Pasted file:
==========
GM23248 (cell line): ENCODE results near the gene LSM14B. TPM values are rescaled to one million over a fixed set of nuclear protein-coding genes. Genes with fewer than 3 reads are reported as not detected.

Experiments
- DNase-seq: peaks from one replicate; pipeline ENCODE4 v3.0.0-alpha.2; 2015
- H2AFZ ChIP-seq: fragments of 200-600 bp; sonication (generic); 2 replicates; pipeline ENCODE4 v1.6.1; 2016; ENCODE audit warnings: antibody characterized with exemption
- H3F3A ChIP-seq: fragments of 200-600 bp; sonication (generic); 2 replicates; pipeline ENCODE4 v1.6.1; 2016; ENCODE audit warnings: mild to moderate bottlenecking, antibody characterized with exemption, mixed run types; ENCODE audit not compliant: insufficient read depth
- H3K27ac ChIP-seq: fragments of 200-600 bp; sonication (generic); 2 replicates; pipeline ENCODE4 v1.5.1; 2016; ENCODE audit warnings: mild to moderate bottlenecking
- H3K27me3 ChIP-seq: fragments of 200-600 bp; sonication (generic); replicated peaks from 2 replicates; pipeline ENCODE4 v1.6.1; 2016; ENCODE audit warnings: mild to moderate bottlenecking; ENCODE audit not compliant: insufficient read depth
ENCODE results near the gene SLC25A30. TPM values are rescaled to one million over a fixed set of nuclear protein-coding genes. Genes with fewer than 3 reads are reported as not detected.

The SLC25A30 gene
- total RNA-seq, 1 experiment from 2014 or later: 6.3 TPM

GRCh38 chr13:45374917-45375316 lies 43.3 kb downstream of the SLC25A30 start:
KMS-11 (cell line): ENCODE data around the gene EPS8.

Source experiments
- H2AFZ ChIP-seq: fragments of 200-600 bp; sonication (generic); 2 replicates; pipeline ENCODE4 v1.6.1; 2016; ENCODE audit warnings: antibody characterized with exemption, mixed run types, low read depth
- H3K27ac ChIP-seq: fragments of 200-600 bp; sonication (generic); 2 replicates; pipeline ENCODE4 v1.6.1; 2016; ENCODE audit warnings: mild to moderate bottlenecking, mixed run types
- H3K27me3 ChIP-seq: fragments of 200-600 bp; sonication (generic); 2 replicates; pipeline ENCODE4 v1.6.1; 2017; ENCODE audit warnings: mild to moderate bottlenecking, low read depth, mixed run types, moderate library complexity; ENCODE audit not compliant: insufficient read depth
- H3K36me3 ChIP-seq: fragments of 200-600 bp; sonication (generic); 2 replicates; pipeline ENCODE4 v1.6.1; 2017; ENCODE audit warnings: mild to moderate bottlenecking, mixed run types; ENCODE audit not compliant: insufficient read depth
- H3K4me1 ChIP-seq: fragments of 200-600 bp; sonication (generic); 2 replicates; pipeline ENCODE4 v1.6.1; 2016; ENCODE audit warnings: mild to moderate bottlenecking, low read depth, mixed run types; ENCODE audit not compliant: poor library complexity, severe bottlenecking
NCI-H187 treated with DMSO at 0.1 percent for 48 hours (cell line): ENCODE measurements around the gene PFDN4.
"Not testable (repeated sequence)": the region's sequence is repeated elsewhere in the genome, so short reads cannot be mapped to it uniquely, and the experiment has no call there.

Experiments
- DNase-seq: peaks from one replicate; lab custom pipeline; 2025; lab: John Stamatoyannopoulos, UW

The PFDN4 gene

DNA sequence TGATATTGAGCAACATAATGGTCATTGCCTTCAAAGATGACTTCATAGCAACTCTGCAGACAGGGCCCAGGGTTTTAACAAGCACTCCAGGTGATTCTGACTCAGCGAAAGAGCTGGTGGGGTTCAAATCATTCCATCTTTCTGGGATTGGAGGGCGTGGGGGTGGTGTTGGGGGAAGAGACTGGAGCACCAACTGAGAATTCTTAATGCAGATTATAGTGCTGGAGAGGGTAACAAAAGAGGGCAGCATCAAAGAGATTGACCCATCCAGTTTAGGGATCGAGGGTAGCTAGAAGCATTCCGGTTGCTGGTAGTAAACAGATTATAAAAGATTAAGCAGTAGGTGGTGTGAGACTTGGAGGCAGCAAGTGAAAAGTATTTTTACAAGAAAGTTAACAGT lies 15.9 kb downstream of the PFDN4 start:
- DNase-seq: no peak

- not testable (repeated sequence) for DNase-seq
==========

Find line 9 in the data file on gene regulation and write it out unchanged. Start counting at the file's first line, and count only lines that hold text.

The SLC25A30 gene